New Government proposals have recently been unveiled to introduce a requirement for planning permissions for short-term lets in tourist hotspots. With the evolving landscape, it is crucial for landlords and investors alike to stay informed about these developments, to ensure their property investment is still maximised, or whether a long let may become the best approach.
Understanding the proposal
The Department for Levelling Up, Housing and Communities (DLUHC) has projected the introduction of planning permissions for an existing home to start to be used as a short-term let. This is intended to help support local communities in areas where high numbers of holiday lets are preventing them from finding affordable housing to rent or buy. The proposal will also consider whether to give property owners the flexibility to let out their property for up to a stated number of nights in a calendar year without the need for planning permission, to ensure the visitor economy is also sustained and that there is a varied and sustainable supply of housing.
A new registration scheme
Alongside this, the Department for Culture Media and Sport (DCMS) has also launched a separate plan for a new registration scheme for short-term lets. The scheme aims to form a picture of how many short-term lets there are and where they are located, to understand the effect of short-term lets on communities.
The proposed changes would include a planning use class for short-term lets not used as a main or sole home, in conjunction with new permitted development rights, which will mean planning permission is not needed in areas where local authorities choose not to use these restrictions.
The register of short-term lets is being introduced through the Levelling Up and Regeneration Bill, which is currently going through Parliament. Depending on the result, the changes could be introduced in England later this year.
The advantages of short lets
Short lets, typically ranging from a few days to a few weeks, offer several advantages for both property owners and tenants. For property owners, short lets provide an opportunity to generate income during periods of low occupancy, and can produce a high yield in a short timeframe. By marketing your property as a short-term rental, you can tap into the growing demand for unique and personalised spaces. As a tenant, short lets offer flexibility, allowing you to experience different locations without committing to a long-term rental contract. Whether you're exploring a new city or taking a short break, short lets provide the comfort and convenience of a home away from home, often with amenities not found in traditional hotels.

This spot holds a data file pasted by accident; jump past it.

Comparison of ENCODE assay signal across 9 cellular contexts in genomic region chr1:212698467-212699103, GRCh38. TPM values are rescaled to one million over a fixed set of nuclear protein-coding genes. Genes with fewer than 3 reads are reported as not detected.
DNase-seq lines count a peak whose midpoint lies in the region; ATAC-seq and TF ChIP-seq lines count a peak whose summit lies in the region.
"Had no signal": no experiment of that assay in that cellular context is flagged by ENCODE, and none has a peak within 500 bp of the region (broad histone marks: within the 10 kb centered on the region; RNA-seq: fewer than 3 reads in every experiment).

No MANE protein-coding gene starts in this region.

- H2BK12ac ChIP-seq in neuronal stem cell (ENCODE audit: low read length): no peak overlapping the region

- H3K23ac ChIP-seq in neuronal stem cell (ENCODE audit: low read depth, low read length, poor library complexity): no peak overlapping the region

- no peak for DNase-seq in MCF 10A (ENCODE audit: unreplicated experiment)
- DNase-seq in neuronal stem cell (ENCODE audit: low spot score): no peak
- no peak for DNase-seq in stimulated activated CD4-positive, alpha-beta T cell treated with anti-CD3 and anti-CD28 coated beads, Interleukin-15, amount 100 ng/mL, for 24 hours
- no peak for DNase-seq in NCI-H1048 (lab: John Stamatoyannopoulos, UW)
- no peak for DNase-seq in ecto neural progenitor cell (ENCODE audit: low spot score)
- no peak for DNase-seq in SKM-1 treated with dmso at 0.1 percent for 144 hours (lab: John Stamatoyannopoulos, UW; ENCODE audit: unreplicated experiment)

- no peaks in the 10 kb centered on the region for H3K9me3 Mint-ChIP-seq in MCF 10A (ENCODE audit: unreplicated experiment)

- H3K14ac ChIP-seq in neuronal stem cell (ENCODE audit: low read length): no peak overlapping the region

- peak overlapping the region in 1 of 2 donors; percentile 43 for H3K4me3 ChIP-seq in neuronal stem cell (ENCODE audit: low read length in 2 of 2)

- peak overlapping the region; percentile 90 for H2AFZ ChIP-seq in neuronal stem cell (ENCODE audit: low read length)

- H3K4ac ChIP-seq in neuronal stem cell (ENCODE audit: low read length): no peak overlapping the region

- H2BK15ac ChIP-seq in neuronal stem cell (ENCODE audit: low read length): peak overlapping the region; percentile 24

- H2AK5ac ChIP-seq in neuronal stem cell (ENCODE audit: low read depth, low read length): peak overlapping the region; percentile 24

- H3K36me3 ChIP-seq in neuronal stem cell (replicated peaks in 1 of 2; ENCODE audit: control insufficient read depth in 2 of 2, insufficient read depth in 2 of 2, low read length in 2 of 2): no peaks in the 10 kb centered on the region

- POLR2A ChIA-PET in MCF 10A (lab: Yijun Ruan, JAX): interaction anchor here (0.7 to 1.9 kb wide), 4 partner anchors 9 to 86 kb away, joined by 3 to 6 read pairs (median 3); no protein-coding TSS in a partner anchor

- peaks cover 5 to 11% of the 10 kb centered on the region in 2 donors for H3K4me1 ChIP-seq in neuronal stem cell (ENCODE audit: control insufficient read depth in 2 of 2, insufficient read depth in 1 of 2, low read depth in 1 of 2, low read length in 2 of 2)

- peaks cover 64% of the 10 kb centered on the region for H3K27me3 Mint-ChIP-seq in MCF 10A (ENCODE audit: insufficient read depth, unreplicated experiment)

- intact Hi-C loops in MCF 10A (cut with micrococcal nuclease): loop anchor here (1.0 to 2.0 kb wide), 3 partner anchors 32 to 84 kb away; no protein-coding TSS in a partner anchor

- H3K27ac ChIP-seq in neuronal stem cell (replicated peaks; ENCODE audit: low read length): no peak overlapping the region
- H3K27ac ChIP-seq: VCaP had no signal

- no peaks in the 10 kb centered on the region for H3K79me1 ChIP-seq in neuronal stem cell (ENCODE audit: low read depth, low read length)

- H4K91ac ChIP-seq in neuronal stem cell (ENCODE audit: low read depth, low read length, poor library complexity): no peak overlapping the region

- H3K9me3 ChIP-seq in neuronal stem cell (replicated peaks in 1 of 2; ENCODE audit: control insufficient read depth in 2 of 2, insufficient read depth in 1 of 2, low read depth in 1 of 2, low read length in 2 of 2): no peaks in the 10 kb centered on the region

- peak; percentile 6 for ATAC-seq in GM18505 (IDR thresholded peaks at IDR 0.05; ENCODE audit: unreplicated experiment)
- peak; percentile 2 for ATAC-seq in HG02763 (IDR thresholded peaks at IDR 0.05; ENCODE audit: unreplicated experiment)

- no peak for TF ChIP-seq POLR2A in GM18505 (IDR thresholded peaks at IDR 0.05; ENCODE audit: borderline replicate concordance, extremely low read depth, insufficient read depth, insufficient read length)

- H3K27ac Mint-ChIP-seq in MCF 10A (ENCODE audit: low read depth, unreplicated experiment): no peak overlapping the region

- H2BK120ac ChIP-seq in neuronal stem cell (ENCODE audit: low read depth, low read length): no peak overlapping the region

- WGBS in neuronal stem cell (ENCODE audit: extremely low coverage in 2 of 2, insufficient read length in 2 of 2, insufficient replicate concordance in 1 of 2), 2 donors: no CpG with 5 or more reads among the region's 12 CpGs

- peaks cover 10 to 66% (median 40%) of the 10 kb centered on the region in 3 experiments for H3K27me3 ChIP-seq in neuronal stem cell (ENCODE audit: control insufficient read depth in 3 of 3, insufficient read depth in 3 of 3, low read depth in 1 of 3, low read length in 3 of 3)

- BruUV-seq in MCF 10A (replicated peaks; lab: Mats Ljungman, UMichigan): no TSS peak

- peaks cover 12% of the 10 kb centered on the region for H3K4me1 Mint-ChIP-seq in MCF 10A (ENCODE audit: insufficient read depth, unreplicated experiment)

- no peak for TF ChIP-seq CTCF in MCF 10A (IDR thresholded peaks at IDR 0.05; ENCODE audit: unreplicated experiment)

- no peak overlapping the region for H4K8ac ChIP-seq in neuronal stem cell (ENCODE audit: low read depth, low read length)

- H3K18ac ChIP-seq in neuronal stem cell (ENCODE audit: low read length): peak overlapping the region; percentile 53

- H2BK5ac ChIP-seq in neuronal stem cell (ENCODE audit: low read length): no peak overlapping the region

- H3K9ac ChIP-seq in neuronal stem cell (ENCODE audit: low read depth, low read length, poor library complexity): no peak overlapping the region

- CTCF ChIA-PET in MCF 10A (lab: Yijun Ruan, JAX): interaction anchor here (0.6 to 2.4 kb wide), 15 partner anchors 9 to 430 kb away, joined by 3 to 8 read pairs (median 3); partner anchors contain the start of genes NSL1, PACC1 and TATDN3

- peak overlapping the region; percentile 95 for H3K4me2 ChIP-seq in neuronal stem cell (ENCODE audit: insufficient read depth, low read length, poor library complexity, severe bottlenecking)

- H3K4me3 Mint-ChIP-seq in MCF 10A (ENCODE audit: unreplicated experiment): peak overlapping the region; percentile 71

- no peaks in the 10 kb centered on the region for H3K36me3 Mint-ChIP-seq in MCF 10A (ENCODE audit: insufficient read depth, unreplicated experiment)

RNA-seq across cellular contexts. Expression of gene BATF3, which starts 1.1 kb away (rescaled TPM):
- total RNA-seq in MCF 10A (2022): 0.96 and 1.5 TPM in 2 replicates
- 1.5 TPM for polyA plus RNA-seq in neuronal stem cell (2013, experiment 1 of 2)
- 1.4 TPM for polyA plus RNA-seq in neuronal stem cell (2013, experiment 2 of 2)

The benefits of long lets
Long lets, typically spanning six months or more, are an attractive option for both property owners and tenants seeking stability. As a property owner, offering long-term rentals provides a consistent income stream while reducing the administrative tasks associated with frequent turnovers. Additionally, long lets offer the opportunity to establish relationships with reliable tenants who will care for your property as if it were their own. For tenants, long lets provide the comfort of settling into a neighbourhood and establishing a routine, making it ideal for remote workers, families, or individuals seeking an extended stay. Long lets also often come at a reduced rate compared to short lets, making them a more affordable option for those seeking extended accommodation.
To avoid any legal complications or penalties, it is essential to familiarise yourself with the proposed rules and follow the guidelines set by local authorities once these are introduced. When you are familiar with whether your rental property’s location is one of those deemed as being within a tourist hotspot, you can make an informed decision on which type of let is best for your investment.
If you are concerned about how the changes may impact your rental investment, get in touch with your local team of Hamptons experts today.